9. 9.
    My interpretation of the collective unconscious does not adhere to specific assumptions made by Jung.Google Scholar
  10. 10.
    “In der ganzen Geschiechte des Menschen ist kein Kapitel unterrichtender für Herz und Geist als die Annalen seiner Verirrungen.” Der Verbrecher aus Verlorener Ehre.Google Scholar
  11. 11.
    E. Said, Culture and Imperialism (New York: Random House, 1983).Google Scholar
  12. 12.
    T. S. Elliott, from “The Wind Sprang up at Four O’Clock.”Google Scholar
  13. 13.
    It would prove almost impossible to create here a complete catalogue of all social dreams portraying the theme of social distress and institutionalized psychopathy. The following, however, deserve honorable mention as social dreams quite pertinent to but not included in our discussion. The very popular films about the Mafia, from Godfather to the most recent Goodfellas, depict the problem of institutionalized distress quite clearly. The Jack Lemmon film Save the Tiger, about an industrial garment merchant and manufacturer in New York City, also conveys our theme of interest, as the merchant is trapped by social distress into becoming an arsonist to save his business. The film Bonfire of the Vanities, based on the very popular book of the same title, also unveiled the problems related to social distress, especially at the end when a black judge accuses the entire chamber of unethical deeds and irresponsibility. Finally, another social dream we must mention is the film Pacific Heights. It is the story of a young unmarried couple that invests in an apartment only to be victimized by the tenant, a psychopath who drives them to violence. The law goes on the side of the psychopath, forcing the victimized couple to become psychopaths in order to survive. This problem, driving normal people to vigilante tactics, was the main subject matter for the Charles Bronson films. The psychopath uses the law in his favor, and the trusting victims, who try to do the common decent thing, are driven to take the other more violent and unlawful action, only to be convicted in the end.Google Scholar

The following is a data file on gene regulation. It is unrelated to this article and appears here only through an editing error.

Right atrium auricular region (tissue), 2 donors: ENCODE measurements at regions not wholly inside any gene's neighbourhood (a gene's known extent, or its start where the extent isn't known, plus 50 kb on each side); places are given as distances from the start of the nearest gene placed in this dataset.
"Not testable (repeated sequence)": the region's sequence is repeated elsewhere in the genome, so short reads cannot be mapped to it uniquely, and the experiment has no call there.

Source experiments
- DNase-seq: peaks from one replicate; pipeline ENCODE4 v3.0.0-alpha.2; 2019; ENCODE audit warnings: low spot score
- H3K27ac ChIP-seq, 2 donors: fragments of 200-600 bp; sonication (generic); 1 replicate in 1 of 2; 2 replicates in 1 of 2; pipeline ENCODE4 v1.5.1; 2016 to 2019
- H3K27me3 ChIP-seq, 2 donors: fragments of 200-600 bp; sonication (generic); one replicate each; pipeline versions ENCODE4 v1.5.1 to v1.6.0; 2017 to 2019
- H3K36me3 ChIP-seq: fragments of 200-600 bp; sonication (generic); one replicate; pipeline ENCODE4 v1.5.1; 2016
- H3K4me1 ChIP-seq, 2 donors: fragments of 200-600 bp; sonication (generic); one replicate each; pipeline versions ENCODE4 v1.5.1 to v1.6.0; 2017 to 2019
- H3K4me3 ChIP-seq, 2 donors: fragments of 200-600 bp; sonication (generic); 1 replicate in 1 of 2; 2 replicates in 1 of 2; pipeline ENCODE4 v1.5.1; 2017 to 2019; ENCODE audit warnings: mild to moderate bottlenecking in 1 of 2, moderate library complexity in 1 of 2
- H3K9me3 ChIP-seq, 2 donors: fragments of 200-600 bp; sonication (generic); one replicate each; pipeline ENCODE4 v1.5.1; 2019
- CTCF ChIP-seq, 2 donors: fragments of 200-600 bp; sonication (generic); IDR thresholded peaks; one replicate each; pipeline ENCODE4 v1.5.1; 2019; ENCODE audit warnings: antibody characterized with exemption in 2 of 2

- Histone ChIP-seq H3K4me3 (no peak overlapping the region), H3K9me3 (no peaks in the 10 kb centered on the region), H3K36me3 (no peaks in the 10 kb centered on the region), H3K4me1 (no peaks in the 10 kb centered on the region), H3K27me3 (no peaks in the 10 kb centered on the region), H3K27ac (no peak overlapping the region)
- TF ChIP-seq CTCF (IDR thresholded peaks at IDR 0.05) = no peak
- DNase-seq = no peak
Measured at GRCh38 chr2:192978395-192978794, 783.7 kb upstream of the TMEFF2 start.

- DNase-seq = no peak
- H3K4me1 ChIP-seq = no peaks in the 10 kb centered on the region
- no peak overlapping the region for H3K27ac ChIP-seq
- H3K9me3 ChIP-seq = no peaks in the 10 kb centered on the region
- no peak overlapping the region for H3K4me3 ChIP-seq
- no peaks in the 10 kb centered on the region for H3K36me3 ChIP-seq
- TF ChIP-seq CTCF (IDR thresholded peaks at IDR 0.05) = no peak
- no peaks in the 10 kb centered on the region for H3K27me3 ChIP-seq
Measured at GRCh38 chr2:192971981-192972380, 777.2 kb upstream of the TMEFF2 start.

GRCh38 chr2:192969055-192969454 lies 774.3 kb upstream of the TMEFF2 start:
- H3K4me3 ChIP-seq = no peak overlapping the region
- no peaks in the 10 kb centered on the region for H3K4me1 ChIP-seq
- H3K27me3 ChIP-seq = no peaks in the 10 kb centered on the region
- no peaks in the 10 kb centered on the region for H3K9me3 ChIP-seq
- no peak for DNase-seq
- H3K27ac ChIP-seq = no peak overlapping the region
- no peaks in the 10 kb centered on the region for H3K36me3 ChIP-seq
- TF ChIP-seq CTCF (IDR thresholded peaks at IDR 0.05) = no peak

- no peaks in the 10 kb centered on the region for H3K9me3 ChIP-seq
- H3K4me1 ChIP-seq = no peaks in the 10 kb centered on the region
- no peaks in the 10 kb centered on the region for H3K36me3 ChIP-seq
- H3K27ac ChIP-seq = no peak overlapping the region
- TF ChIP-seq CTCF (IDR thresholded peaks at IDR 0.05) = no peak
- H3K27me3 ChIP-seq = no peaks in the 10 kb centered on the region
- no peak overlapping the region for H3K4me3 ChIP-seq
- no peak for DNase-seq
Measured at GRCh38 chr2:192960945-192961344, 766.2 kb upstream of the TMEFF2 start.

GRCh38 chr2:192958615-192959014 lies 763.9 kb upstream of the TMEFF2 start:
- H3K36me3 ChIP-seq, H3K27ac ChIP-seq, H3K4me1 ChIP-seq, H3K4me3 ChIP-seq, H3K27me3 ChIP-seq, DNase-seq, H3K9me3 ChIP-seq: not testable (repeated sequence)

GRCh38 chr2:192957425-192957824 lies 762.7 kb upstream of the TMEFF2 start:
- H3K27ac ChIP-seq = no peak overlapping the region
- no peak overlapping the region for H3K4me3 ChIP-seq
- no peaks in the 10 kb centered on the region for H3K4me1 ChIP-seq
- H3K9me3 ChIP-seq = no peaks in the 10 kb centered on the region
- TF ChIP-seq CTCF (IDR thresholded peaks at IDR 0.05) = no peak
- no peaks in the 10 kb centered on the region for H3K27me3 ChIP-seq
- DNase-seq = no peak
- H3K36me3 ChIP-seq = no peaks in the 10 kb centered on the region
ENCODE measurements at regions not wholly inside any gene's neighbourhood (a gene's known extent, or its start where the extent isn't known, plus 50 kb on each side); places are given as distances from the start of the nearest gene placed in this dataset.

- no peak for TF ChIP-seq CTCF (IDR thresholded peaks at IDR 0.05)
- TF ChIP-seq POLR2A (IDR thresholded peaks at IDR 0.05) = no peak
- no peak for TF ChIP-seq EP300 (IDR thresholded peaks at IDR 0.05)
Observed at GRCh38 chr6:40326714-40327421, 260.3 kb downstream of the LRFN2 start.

14. 14.
    Metropolis was a UFA film made in Germany during the 1920s. It depicts a futuristic ultracomputerized society where the easy manipulation of the masses takes place by means of information media.Google Scholar
  15. 15.
    See Chapter 6 for a further discussion.Google Scholar
  16. 16.
    In Stone’s rather surrealistic and futuristic film, the question as to what the mind understands as real in the world is played with as a theme that interacts with high technology and manipulation of the minds of human beings and the world that they live in.Google Scholar
  17. 17.
    Written in the 1950s, a book by Philip Wiley, The Disappearance, presents a nightmarish social dream about the self-defeating battle of the sexes. On a certain unhappy day, all women disappear and exist in a parallel world to that of the men. In both worlds, the separate sexes must deal with the outcome and devise ways to survive.Google Scholar
  18. 18.
    The media has announced that in order to keep up with the times and be politically correct, Superman will be transformed into a many splendored thing—the multicultural Superman. The question still remains, where will it all end? Clearly, a multicultural Superman reflects the spirit of the times, where not only does the hyphenated American claim victim status but also needs its antithesis status—Superman status—to make up for it.Google Scholar
  19. 19.
    “Katzenjammer” in German means hangover.Google Scholar

Copyright information

© Springer Science+Business Media New York 1997

Authors and Affiliations

  • Robert W. Rieber
    • 1
  1. 1.John Jay College of Criminal Justice and Graduate CenterCity University of New YorkNew YorkUSA